Broker Check

Wealth & Pension Services Group
William Kring, CFP®
Chief Investment Officer

Q4|2018 Portfolio Commentary

Portfolio Review

It’s hard to believe just one quarter has gone by since our last report. So much has changed. Or has it? Twice, I started writing to you in December with the hopes of trying to communicate what was happening. No sooner than I would write something, everything would change. So, with clearer hindsight, below are some of our thoughts.

As you may remember, the quarter began with strong growth and ended with the latest jobs report showing evidence of the same. But, in between, we had continuing trade concerns, signs of a possible China slow down, and market moving commentary from both the Fed and the President. And, let’s not leave out the government shutdown.

Stocks gave back all their 2018 gains in the quarter and a good chunk from 2017. The year also proved unusual in the exceptionally high number (90%) of asset classes that were negative for the year. For perspective, a somewhat diversified mix of the S&P and EAFE (70%/30%) was down 7.2% for the year. The MSCI world index was down 8.9%. If small and mid-cap stocks were added in, the performance was down further. Commodities were down 11%. Bonds were at least flat but provided no real offset to the poor equity performance. We were not immune, with portfolios down mostly between 5% to 8%, depending on levels of risk.

As it seems to be happening more and more during corrections, computers do much of the damage. Only when stocks get cheap enough, do human buyers and computers start buying. And so, hopefully, Christmas Eve was the bottom, and we can start a path back to fundamentals. The Fed created a stir with their last testimony, which some would say was a big part of the sell-off. But, just recently, Chairman Powell gave the market some comfort with new comments about “getting it” (my words), meaning we may not need more tightening.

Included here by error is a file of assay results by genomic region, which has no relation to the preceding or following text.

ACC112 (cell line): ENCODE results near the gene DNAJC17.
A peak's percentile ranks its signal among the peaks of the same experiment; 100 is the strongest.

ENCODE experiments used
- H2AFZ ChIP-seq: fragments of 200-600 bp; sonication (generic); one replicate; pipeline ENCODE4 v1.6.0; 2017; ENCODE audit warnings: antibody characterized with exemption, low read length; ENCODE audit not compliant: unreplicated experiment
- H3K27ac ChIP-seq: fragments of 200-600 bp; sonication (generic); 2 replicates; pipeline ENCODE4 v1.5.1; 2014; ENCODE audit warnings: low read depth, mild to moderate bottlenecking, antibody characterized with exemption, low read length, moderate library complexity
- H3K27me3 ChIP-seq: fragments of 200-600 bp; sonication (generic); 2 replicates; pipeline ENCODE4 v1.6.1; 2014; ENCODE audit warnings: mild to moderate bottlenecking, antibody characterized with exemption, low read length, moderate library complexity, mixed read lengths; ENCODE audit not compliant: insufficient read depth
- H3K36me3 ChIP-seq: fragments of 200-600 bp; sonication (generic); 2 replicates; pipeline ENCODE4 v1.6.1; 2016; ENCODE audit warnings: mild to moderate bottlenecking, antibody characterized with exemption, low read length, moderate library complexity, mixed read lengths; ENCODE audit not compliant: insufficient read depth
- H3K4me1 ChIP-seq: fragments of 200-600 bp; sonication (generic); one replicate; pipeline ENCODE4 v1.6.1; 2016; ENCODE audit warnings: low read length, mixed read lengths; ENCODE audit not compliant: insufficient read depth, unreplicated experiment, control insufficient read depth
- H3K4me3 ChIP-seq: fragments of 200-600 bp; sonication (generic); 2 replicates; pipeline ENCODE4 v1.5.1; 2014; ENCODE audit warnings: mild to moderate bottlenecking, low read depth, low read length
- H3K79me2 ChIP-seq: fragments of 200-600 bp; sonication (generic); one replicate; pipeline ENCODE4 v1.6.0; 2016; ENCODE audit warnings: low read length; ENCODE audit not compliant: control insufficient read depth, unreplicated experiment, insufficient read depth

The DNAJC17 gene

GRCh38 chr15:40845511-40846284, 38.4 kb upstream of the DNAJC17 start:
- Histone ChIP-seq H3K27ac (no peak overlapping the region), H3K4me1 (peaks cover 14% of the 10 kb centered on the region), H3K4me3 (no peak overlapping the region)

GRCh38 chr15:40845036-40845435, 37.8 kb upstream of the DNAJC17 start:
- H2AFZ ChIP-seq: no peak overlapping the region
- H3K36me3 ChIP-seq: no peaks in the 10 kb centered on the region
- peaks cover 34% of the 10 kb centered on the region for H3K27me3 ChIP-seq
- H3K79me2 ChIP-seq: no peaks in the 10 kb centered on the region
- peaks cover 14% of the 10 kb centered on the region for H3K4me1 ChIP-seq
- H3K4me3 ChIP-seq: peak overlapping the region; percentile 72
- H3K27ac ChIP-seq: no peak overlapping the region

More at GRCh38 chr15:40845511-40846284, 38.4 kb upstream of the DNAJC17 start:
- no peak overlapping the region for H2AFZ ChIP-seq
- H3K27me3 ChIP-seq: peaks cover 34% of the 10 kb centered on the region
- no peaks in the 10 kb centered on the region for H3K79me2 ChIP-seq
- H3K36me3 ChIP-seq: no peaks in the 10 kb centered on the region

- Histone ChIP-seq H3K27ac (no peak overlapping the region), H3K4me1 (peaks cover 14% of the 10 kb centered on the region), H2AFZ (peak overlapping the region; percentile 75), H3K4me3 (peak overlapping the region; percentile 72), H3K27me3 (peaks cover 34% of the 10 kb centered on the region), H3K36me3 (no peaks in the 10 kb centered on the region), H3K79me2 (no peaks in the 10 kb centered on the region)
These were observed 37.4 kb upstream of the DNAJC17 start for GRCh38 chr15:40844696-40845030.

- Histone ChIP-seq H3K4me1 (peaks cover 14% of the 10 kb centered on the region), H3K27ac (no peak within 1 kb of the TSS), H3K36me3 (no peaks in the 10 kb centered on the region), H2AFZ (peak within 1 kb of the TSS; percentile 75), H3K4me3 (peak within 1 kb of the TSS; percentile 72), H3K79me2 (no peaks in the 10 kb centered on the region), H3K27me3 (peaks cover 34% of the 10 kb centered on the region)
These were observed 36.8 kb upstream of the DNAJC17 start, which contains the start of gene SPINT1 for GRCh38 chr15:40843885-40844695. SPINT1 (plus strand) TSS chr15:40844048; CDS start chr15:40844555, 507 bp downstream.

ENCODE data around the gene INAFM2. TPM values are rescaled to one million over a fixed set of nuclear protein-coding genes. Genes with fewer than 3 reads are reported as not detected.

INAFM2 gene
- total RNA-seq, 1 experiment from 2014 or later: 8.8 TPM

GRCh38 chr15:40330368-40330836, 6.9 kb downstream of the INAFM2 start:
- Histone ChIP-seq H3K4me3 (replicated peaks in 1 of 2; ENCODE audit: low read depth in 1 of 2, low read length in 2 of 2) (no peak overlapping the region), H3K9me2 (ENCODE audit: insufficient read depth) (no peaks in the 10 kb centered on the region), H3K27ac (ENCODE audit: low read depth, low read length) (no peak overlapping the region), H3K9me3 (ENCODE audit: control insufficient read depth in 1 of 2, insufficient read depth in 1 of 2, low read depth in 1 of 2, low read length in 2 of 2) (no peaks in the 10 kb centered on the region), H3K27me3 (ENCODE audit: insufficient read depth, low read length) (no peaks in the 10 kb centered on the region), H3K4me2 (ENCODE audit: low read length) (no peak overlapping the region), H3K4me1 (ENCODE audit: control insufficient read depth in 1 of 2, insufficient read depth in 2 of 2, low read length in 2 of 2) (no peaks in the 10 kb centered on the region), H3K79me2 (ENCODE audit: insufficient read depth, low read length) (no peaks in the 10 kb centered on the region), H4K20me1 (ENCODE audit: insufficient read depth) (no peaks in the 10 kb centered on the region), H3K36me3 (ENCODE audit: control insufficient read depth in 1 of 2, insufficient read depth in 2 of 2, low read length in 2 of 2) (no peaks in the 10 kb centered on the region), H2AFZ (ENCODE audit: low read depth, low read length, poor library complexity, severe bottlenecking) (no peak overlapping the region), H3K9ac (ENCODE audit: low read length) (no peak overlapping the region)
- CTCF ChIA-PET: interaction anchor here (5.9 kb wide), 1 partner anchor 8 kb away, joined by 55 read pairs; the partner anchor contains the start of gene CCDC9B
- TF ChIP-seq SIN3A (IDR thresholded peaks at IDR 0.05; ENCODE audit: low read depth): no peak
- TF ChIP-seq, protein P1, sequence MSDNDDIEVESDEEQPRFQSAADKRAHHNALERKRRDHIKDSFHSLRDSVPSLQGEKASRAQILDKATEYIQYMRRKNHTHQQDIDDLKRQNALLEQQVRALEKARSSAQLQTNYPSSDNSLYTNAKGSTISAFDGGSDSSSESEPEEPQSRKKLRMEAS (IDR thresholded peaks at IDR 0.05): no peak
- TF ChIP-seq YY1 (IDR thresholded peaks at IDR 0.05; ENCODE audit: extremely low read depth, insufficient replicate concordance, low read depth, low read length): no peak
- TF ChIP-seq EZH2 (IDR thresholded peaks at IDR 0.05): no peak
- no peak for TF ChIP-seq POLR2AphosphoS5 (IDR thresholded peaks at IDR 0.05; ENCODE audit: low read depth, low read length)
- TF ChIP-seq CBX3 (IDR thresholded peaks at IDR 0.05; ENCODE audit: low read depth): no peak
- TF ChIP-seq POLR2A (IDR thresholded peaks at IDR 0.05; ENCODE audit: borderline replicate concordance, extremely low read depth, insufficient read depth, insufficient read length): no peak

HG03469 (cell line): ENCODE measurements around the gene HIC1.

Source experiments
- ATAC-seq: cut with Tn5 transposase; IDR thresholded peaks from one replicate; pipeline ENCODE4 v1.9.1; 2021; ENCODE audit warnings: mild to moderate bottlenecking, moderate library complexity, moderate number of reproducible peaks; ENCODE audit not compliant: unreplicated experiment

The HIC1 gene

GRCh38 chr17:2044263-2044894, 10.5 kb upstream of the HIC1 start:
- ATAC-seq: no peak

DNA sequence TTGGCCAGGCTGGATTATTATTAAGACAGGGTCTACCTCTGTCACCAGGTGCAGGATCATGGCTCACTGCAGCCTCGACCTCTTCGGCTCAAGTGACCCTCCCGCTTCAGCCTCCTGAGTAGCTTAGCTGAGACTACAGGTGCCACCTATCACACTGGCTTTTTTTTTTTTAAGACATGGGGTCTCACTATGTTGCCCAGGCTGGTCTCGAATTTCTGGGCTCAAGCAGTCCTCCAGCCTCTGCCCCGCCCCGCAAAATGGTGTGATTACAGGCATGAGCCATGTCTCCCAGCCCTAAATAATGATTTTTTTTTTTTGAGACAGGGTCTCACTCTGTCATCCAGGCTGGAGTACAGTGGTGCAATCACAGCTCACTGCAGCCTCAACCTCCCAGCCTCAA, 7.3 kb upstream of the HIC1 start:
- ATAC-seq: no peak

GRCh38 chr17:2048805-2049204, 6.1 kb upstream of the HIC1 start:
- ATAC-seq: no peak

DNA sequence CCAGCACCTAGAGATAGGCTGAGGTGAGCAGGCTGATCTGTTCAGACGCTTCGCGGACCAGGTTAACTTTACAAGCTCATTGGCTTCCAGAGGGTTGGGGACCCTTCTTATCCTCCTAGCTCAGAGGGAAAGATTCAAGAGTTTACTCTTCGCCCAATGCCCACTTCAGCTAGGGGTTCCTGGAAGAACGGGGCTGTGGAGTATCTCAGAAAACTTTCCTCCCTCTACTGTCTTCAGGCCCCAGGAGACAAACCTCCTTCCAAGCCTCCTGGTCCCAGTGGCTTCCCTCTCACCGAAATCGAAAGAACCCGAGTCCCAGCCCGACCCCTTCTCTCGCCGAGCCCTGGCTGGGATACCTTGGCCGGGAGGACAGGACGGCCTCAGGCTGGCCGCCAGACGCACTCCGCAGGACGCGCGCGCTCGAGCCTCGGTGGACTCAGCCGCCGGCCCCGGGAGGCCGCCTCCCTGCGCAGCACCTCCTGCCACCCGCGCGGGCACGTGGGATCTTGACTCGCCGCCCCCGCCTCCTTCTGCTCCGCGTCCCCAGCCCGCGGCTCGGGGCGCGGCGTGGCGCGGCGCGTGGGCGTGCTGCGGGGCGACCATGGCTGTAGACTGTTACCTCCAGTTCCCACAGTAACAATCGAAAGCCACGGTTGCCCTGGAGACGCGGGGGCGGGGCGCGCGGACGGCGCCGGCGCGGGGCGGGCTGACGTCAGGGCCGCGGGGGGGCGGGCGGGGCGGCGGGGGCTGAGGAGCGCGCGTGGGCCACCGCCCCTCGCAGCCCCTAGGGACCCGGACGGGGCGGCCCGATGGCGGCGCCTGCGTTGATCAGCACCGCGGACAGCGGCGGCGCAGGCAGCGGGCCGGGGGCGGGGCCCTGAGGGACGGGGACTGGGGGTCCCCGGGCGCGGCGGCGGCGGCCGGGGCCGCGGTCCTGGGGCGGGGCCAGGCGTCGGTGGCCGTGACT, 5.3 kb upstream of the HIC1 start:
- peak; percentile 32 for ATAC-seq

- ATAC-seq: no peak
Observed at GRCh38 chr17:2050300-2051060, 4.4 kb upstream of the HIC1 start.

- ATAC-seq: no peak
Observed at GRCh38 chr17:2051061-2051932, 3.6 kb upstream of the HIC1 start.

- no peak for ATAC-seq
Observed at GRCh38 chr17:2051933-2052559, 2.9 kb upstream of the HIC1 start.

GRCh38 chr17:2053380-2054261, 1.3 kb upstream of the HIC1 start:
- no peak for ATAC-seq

As we experience market corrections, it’s easy – and human nature – to compare the “now” to the recent highs. Markets go up more than they should, and they go down more than they should. We may have experienced both over the last three months. The bottom line is that anyone investing in a diversified portfolio over the last three years, even after the correction, handily beat bonds, and trounced cash. So, where we sit today, is the best we could do. Feeling better? I hope so.

Looking Forward

Getting back to fundamentals…earnings predictions have come down but are still expected to be up over last year. The Fed, for now, seems accommodative. Bond yields are lower, so they are less competition for stocks. Stock valuations improved, and dividend yields are higher. So, it really comes down to the following questions. Is the economy slowing down with a recession coming, or are we still growing? And if we were growing, was the Fed going to ultimately cause a recession with too much restraint, which they may now be taking back? Certainly, China and trade are big factors in these questions. Re-opening the government, wouldn’t hurt. For now, in the absence of any actionable data, it’s too early to worry about recession. As more data comes in, and with some clarity on trade, we will be making adjustments to portfolios.

Finally, up markets never test our risk tolerance (only our desire for more gains), but corrections always test our risk tolerance (and our loathing of perceived losses). If we need to adjust your portfolio for your “updated” risk tolerance, please let us know.

William Kring, CFP®
Chief Investment Officer

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